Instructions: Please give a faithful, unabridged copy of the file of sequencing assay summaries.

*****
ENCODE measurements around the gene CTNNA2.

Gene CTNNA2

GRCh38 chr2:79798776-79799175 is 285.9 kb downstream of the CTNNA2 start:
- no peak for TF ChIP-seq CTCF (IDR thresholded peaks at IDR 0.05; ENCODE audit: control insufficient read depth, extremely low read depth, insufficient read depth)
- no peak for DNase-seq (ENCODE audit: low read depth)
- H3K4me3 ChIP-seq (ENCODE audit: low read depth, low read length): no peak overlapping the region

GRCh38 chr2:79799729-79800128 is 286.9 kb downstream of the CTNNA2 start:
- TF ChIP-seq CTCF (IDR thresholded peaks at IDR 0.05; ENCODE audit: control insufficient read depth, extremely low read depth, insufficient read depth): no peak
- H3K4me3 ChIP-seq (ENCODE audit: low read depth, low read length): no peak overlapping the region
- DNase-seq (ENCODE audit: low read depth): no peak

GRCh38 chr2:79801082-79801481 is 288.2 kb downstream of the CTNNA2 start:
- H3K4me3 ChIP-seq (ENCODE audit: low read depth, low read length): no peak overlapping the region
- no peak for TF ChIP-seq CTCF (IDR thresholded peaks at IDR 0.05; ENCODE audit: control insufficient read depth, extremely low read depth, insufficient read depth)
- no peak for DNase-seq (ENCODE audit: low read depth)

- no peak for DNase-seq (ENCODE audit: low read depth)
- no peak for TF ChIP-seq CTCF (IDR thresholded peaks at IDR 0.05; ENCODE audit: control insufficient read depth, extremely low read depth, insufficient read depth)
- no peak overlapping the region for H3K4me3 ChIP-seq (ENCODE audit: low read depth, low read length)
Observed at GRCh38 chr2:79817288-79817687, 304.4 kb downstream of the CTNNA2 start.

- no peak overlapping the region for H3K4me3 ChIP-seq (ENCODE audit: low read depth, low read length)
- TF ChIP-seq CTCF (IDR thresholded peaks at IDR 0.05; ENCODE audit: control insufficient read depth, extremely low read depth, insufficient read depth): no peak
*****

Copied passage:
ENCODE measurements around the gene CTNNA2.

Gene CTNNA2

GRCh38 chr2:79798776-79799175 is 285.9 kb downstream of the CTNNA2 start:
- no peak for TF ChIP-seq CTCF (IDR thresholded peaks at IDR 0.05; ENCODE audit: control insufficient read depth, extremely low read depth, insufficient read depth)
- no peak for DNase-seq (ENCODE audit: low read depth)
- H3K4me3 ChIP-seq (ENCODE audit: low read depth, low read length): no peak overlapping the region

GRCh38 chr2:79799729-79800128 is 286.9 kb downstream of the CTNNA2 start:
- TF ChIP-seq CTCF (IDR thresholded peaks at IDR 0.05; ENCODE audit: control insufficient read depth, extremely low read depth, insufficient read depth): no peak
- H3K4me3 ChIP-seq (ENCODE audit: low read depth, low read length): no peak overlapping the region
- DNase-seq (ENCODE audit: low read depth): no peak

GRCh38 chr2:79801082-79801481 is 288.2 kb downstream of the CTNNA2 start:
- H3K4me3 ChIP-seq (ENCODE audit: low read depth, low read length): no peak overlapping the region
- no peak for TF ChIP-seq CTCF (IDR thresholded peaks at IDR 0.05; ENCODE audit: control insufficient read depth, extremely low read depth, insufficient read depth)
- no peak for DNase-seq (ENCODE audit: low read depth)

- no peak for DNase-seq (ENCODE audit: low read depth)
- no peak for TF ChIP-seq CTCF (IDR thresholded peaks at IDR 0.05; ENCODE audit: control insufficient read depth, extremely low read depth, insufficient read depth)
- no peak overlapping the region for H3K4me3 ChIP-seq (ENCODE audit: low read depth, low read length)
Observed at GRCh38 chr2:79817288-79817687, 304.4 kb downstream of the CTNNA2 start.

- no peak overlapping the region for H3K4me3 ChIP-seq (ENCODE audit: low read depth, low read length)
- TF ChIP-seq CTCF (IDR thresholded peaks at IDR 0.05; ENCODE audit: control insufficient read depth, extremely low read depth, insufficient read depth): no peak